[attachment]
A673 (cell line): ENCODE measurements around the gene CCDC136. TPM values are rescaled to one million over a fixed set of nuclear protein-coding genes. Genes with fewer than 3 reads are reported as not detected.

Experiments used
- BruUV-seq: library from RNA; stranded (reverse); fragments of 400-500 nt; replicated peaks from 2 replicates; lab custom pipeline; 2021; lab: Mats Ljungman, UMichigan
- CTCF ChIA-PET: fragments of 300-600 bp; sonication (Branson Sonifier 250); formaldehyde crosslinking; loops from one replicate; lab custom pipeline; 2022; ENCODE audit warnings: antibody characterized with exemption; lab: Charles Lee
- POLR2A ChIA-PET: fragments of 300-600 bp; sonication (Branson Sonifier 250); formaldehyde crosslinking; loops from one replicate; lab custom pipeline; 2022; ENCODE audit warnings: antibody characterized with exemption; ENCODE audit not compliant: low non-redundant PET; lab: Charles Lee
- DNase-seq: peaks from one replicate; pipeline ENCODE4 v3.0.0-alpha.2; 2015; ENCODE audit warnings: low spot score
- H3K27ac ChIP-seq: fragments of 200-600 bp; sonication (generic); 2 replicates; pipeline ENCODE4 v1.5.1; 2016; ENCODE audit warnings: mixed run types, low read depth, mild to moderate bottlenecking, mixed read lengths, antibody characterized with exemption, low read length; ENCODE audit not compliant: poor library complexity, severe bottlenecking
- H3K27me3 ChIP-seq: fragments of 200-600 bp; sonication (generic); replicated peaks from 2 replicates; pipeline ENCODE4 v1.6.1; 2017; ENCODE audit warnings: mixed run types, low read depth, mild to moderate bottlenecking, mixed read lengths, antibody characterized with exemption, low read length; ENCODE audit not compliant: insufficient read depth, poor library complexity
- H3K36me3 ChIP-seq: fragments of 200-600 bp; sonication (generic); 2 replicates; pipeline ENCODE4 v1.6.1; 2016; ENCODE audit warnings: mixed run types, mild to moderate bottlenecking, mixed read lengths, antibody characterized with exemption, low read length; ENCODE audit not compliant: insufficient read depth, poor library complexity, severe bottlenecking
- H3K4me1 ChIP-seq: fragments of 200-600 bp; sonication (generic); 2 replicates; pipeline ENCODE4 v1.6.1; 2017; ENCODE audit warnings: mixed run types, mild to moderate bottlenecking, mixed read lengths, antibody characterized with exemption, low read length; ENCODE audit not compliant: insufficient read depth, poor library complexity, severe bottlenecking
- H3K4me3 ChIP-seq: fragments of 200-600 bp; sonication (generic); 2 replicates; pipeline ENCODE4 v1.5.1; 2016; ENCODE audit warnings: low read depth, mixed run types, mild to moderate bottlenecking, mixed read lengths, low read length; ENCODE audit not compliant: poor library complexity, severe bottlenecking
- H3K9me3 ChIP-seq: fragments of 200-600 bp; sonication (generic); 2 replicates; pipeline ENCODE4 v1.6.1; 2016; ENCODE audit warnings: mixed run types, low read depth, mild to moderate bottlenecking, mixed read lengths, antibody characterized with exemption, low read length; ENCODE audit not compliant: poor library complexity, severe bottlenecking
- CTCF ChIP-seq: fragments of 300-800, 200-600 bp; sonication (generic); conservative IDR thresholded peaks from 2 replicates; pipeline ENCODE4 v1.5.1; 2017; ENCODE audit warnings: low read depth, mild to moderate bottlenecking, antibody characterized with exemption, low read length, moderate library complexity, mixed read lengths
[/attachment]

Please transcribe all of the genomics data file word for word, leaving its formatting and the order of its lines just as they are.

A673 (cell line): ENCODE measurements around the gene CCDC136. TPM values are rescaled to one million over a fixed set of nuclear protein-coding genes. Genes with fewer than 3 reads are reported as not detected.

Experiments used
- BruUV-seq: library from RNA; stranded (reverse); fragments of 400-500 nt; replicated peaks from 2 replicates; lab custom pipeline; 2021; lab: Mats Ljungman, UMichigan
- CTCF ChIA-PET: fragments of 300-600 bp; sonication (Branson Sonifier 250); formaldehyde crosslinking; loops from one replicate; lab custom pipeline; 2022; ENCODE audit warnings: antibody characterized with exemption; lab: Charles Lee
- POLR2A ChIA-PET: fragments of 300-600 bp; sonication (Branson Sonifier 250); formaldehyde crosslinking; loops from one replicate; lab custom pipeline; 2022; ENCODE audit warnings: antibody characterized with exemption; ENCODE audit not compliant: low non-redundant PET; lab: Charles Lee
- DNase-seq: peaks from one replicate; pipeline ENCODE4 v3.0.0-alpha.2; 2015; ENCODE audit warnings: low spot score
- H3K27ac ChIP-seq: fragments of 200-600 bp; sonication (generic); 2 replicates; pipeline ENCODE4 v1.5.1; 2016; ENCODE audit warnings: mixed run types, low read depth, mild to moderate bottlenecking, mixed read lengths, antibody characterized with exemption, low read length; ENCODE audit not compliant: poor library complexity, severe bottlenecking
- H3K27me3 ChIP-seq: fragments of 200-600 bp; sonication (generic); replicated peaks from 2 replicates; pipeline ENCODE4 v1.6.1; 2017; ENCODE audit warnings: mixed run types, low read depth, mild to moderate bottlenecking, mixed read lengths, antibody characterized with exemption, low read length; ENCODE audit not compliant: insufficient read depth, poor library complexity
- H3K36me3 ChIP-seq: fragments of 200-600 bp; sonication (generic); 2 replicates; pipeline ENCODE4 v1.6.1; 2016; ENCODE audit warnings: mixed run types, mild to moderate bottlenecking, mixed read lengths, antibody characterized with exemption, low read length; ENCODE audit not compliant: insufficient read depth, poor library complexity, severe bottlenecking
- H3K4me1 ChIP-seq: fragments of 200-600 bp; sonication (generic); 2 replicates; pipeline ENCODE4 v1.6.1; 2017; ENCODE audit warnings: mixed run types, mild to moderate bottlenecking, mixed read lengths, antibody characterized with exemption, low read length; ENCODE audit not compliant: insufficient read depth, poor library complexity, severe bottlenecking
- H3K4me3 ChIP-seq: fragments of 200-600 bp; sonication (generic); 2 replicates; pipeline ENCODE4 v1.5.1; 2016; ENCODE audit warnings: low read depth, mixed run types, mild to moderate bottlenecking, mixed read lengths, low read length; ENCODE audit not compliant: poor library complexity, severe bottlenecking
- H3K9me3 ChIP-seq: fragments of 200-600 bp; sonication (generic); 2 replicates; pipeline ENCODE4 v1.6.1; 2016; ENCODE audit warnings: mixed run types, low read depth, mild to moderate bottlenecking, mixed read lengths, antibody characterized with exemption, low read length; ENCODE audit not compliant: poor library complexity, severe bottlenecking
- CTCF ChIP-seq: fragments of 300-800, 200-600 bp; sonication (generic); conservative IDR thresholded peaks from 2 replicates; pipeline ENCODE4 v1.5.1; 2017; ENCODE audit warnings: low read depth, mild to moderate bottlenecking, antibody characterized with exemption, low read length, moderate library complexity, mixed read lengths